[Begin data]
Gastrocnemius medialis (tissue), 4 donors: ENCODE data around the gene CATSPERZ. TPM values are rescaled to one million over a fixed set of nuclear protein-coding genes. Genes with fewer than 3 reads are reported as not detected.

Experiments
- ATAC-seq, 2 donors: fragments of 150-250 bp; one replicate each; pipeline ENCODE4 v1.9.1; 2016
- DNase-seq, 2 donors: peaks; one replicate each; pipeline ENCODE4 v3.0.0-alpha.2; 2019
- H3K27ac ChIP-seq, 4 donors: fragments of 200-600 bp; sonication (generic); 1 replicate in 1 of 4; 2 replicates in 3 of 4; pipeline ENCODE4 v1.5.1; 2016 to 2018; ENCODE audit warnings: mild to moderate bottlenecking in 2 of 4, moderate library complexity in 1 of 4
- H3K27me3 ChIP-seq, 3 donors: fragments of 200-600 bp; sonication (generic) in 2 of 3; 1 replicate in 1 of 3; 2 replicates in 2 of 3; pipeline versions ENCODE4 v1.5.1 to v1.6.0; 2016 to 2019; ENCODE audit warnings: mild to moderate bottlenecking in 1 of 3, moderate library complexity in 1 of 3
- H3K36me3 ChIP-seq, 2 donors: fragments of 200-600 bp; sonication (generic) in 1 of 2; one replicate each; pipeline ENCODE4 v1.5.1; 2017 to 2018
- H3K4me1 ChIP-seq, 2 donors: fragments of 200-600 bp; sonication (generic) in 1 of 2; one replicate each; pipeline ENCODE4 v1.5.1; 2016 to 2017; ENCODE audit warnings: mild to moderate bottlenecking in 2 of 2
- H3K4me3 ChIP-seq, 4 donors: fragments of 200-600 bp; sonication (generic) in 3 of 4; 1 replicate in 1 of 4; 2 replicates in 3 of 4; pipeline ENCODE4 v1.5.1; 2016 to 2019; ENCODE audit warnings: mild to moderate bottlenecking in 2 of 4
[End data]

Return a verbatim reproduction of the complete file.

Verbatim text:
Gastrocnemius medialis (tissue), 4 donors: ENCODE data around the gene CATSPERZ. TPM values are rescaled to one million over a fixed set of nuclear protein-coding genes. Genes with fewer than 3 reads are reported as not detected.

Experiments
- ATAC-seq, 2 donors: fragments of 150-250 bp; one replicate each; pipeline ENCODE4 v1.9.1; 2016
- DNase-seq, 2 donors: peaks; one replicate each; pipeline ENCODE4 v3.0.0-alpha.2; 2019
- H3K27ac ChIP-seq, 4 donors: fragments of 200-600 bp; sonication (generic); 1 replicate in 1 of 4; 2 replicates in 3 of 4; pipeline ENCODE4 v1.5.1; 2016 to 2018; ENCODE audit warnings: mild to moderate bottlenecking in 2 of 4, moderate library complexity in 1 of 4
- H3K27me3 ChIP-seq, 3 donors: fragments of 200-600 bp; sonication (generic) in 2 of 3; 1 replicate in 1 of 3; 2 replicates in 2 of 3; pipeline versions ENCODE4 v1.5.1 to v1.6.0; 2016 to 2019; ENCODE audit warnings: mild to moderate bottlenecking in 1 of 3, moderate library complexity in 1 of 3
- H3K36me3 ChIP-seq, 2 donors: fragments of 200-600 bp; sonication (generic) in 1 of 2; one replicate each; pipeline ENCODE4 v1.5.1; 2017 to 2018
- H3K4me1 ChIP-seq, 2 donors: fragments of 200-600 bp; sonication (generic) in 1 of 2; one replicate each; pipeline ENCODE4 v1.5.1; 2016 to 2017; ENCODE audit warnings: mild to moderate bottlenecking in 2 of 2
- H3K4me3 ChIP-seq, 4 donors: fragments of 200-600 bp; sonication (generic) in 3 of 4; 1 replicate in 1 of 4; 2 replicates in 3 of 4; pipeline ENCODE4 v1.5.1; 2016 to 2019; ENCODE audit warnings: mild to moderate bottlenecking in 2 of 4